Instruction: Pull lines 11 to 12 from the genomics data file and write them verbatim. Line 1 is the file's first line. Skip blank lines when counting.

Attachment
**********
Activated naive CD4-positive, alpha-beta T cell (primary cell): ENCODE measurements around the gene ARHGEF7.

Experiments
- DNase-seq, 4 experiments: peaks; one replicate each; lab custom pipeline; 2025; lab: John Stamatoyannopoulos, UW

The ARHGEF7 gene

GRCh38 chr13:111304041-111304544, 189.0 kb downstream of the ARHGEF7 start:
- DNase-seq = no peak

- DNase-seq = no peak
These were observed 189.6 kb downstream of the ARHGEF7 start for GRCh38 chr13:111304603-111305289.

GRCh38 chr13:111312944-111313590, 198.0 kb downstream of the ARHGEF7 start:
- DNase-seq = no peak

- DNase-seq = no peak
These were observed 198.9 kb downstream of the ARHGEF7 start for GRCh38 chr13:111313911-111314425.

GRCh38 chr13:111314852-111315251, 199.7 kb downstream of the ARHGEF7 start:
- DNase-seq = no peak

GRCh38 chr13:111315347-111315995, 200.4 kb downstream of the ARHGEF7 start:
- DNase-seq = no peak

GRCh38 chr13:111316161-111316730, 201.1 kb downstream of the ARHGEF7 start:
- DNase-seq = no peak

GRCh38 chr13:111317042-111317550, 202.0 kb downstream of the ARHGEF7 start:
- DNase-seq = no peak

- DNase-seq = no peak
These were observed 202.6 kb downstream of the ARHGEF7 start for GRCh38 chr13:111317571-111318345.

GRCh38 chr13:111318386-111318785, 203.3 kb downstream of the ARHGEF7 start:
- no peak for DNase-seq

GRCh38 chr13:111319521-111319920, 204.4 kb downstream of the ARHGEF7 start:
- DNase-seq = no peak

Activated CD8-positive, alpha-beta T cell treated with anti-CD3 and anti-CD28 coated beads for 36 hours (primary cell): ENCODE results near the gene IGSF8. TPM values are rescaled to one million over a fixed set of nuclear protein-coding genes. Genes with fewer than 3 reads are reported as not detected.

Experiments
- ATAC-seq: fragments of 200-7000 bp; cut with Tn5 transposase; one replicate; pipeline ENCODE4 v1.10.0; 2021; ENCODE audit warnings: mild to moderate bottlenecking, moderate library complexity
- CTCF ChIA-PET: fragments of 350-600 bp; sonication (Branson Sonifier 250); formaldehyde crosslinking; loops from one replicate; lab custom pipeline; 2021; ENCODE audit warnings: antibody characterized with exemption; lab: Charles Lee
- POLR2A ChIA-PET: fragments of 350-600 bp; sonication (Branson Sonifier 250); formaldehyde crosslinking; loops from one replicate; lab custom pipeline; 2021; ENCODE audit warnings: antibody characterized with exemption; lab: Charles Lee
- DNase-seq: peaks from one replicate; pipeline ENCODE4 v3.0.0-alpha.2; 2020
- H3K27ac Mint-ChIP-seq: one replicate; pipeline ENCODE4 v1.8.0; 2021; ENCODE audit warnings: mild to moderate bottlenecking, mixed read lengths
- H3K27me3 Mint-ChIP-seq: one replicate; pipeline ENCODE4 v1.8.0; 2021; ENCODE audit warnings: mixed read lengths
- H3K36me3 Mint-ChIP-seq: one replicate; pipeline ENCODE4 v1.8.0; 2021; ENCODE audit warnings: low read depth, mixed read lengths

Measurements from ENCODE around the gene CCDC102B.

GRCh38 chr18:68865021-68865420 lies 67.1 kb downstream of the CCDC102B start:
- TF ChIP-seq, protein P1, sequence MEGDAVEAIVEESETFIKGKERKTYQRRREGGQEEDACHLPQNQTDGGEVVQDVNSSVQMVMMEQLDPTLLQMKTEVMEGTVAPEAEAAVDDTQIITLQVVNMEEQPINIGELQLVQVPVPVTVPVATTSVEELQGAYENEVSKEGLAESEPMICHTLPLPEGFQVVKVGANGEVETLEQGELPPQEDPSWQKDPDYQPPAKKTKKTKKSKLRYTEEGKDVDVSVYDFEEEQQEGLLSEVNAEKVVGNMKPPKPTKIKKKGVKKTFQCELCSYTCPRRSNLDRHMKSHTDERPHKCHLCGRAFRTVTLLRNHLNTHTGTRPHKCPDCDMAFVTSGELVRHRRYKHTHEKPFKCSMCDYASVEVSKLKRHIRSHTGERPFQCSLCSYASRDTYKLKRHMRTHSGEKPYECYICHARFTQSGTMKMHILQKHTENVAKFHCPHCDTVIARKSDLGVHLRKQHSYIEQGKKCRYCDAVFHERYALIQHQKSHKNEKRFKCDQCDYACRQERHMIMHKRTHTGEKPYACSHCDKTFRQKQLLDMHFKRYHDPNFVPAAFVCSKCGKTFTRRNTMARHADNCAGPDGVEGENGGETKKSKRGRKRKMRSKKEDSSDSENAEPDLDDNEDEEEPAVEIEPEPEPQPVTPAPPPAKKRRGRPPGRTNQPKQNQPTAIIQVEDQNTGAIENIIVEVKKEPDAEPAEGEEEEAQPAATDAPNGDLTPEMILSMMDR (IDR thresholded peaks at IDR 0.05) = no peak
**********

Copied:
- DNase-seq = no peak
These were observed 198.9 kb downstream of the ARHGEF7 start for GRCh38 chr13:111313911-111314425.